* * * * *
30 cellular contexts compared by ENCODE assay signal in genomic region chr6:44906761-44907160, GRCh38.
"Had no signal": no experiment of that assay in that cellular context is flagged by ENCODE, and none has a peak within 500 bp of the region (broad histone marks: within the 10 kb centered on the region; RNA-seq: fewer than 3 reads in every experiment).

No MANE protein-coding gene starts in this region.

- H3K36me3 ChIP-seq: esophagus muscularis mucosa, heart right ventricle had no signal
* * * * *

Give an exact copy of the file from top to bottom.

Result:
30 cellular contexts compared by ENCODE assay signal in genomic region chr6:44906761-44907160, GRCh38.
"Had no signal": no experiment of that assay in that cellular context is flagged by ENCODE, and none has a peak within 500 bp of the region (broad histone marks: within the 10 kb centered on the region; RNA-seq: fewer than 3 reads in every experiment).

No MANE protein-coding gene starts in this region.

- H3K36me3 ChIP-seq: esophagus muscularis mucosa, heart right ventricle had no signal